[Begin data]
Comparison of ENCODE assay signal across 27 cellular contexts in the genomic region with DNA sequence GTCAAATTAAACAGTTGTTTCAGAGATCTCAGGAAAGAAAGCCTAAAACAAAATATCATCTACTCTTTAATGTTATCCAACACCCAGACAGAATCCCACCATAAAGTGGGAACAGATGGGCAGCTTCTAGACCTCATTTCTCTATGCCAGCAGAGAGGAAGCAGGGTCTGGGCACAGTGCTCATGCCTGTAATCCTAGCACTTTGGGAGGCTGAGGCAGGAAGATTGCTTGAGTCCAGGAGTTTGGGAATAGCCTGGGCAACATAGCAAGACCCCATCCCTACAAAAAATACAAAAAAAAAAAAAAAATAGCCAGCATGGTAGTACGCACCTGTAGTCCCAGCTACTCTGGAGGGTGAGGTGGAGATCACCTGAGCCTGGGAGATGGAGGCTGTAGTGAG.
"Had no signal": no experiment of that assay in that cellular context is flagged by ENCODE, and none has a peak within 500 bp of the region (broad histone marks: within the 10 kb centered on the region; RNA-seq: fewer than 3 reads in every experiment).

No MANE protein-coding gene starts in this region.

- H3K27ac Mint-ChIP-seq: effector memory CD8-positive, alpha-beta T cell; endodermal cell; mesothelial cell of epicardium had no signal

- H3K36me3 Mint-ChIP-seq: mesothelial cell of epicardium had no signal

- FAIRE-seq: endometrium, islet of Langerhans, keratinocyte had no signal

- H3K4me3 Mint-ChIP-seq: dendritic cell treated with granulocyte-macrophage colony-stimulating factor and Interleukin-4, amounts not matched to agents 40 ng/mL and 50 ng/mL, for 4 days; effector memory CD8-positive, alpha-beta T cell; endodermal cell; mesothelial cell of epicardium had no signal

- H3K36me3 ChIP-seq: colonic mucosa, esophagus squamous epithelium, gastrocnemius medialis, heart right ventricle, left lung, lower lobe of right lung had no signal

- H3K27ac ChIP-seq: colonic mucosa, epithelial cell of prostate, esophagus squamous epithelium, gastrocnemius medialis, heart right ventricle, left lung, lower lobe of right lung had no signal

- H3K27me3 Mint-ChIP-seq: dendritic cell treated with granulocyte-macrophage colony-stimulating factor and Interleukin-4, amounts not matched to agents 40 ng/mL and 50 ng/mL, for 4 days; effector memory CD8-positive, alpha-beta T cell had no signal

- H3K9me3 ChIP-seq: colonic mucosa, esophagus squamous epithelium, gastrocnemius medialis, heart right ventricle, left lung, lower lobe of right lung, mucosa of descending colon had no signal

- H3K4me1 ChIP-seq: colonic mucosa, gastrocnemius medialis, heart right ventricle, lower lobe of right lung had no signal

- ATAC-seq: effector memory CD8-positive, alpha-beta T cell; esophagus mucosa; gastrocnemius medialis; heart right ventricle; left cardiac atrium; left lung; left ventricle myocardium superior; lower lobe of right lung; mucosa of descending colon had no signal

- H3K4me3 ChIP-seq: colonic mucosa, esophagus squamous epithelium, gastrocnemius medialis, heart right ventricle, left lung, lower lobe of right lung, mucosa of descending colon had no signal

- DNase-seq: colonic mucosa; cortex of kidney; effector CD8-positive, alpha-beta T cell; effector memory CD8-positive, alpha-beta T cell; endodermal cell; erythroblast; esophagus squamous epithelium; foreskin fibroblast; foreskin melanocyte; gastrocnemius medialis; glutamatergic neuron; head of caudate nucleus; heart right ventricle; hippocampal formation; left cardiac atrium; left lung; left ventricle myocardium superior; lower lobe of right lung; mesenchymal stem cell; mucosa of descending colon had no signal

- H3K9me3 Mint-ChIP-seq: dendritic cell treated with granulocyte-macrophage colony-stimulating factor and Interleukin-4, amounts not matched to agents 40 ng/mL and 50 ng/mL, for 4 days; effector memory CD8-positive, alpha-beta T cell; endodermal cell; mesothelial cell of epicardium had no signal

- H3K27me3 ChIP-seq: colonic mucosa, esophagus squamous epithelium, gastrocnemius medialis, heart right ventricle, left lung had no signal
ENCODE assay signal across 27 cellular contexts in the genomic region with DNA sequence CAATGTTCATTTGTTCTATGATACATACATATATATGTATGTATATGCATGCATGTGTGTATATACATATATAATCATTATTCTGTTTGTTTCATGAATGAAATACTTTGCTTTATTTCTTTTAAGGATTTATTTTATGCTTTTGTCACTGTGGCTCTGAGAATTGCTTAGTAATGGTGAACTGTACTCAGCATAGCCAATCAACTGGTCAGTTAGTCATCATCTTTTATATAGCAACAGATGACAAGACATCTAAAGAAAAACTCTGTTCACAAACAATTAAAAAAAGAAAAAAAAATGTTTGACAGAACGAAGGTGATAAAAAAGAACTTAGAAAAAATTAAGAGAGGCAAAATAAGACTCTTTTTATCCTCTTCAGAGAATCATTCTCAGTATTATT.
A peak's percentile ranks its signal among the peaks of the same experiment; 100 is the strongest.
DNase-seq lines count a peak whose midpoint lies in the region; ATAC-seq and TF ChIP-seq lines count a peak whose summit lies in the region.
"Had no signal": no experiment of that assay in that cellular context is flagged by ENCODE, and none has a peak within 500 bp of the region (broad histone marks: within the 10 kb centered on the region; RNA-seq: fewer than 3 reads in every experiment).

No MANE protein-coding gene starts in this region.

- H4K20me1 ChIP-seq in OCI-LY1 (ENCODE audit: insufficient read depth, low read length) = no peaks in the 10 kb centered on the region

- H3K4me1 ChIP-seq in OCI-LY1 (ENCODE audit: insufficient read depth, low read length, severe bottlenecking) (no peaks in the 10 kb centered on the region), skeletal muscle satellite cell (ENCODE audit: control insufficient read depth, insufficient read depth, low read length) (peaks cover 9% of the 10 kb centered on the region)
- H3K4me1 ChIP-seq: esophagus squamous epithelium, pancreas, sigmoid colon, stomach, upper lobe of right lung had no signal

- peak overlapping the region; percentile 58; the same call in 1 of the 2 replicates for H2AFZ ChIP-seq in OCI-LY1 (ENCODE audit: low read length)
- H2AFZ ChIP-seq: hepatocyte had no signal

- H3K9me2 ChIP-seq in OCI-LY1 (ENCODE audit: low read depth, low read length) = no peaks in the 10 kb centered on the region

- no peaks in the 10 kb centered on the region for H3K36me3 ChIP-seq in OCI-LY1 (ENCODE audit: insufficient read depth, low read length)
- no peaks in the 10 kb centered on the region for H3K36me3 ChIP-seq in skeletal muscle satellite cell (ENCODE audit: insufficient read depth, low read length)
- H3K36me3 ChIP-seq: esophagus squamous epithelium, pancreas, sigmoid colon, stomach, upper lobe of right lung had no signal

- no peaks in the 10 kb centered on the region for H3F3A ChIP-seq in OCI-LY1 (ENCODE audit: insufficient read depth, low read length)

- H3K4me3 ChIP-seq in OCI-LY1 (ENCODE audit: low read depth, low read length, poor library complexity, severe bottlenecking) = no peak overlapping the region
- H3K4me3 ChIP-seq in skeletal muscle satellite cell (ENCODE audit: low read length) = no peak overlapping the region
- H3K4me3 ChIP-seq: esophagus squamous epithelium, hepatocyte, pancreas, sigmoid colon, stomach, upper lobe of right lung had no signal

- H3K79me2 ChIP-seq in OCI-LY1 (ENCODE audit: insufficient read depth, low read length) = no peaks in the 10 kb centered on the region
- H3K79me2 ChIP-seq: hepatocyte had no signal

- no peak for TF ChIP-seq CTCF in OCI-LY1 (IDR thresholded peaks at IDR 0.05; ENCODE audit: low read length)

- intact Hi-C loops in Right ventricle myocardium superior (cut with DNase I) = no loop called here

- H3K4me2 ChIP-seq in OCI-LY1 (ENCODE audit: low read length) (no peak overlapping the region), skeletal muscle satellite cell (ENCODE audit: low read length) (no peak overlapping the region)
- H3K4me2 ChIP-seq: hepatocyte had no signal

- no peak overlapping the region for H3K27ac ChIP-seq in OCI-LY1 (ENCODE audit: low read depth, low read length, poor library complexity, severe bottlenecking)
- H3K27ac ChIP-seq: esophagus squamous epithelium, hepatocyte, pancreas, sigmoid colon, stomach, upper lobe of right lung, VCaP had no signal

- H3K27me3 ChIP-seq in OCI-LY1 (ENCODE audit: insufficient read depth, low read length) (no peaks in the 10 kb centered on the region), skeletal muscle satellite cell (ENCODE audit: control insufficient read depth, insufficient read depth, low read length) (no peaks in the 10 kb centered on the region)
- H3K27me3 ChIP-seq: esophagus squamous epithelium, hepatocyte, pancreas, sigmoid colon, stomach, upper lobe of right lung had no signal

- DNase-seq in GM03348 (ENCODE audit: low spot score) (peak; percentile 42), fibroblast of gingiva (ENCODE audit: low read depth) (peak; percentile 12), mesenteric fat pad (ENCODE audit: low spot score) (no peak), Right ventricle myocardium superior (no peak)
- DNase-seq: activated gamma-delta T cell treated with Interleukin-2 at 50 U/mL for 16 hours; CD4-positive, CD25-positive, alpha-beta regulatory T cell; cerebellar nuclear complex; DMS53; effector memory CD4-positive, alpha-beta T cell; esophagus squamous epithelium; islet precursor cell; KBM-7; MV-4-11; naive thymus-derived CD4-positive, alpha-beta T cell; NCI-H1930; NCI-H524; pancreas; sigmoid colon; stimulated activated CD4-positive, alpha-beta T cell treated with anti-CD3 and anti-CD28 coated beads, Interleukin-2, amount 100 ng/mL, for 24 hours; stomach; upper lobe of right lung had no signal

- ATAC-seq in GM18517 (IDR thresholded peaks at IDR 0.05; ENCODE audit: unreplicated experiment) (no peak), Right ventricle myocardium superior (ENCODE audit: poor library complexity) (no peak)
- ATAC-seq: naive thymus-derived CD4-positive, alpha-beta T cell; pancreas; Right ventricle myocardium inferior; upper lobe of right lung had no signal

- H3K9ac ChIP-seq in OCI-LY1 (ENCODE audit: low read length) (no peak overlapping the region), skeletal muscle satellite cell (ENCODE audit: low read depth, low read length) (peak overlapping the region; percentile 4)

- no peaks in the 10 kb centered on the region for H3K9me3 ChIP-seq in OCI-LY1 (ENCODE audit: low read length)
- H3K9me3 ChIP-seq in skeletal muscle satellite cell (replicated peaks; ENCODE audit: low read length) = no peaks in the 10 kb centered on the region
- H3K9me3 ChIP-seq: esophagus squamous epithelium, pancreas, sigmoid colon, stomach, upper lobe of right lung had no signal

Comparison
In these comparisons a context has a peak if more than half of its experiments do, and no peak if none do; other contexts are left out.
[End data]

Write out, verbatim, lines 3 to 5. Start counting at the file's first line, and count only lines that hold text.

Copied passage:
No MANE protein-coding gene starts in this region.

- H3K27ac Mint-ChIP-seq: effector memory CD8-positive, alpha-beta T cell; endodermal cell; mesothelial cell of epicardium had no signal

- H3K36me3 Mint-ChIP-seq: mesothelial cell of epicardium had no signal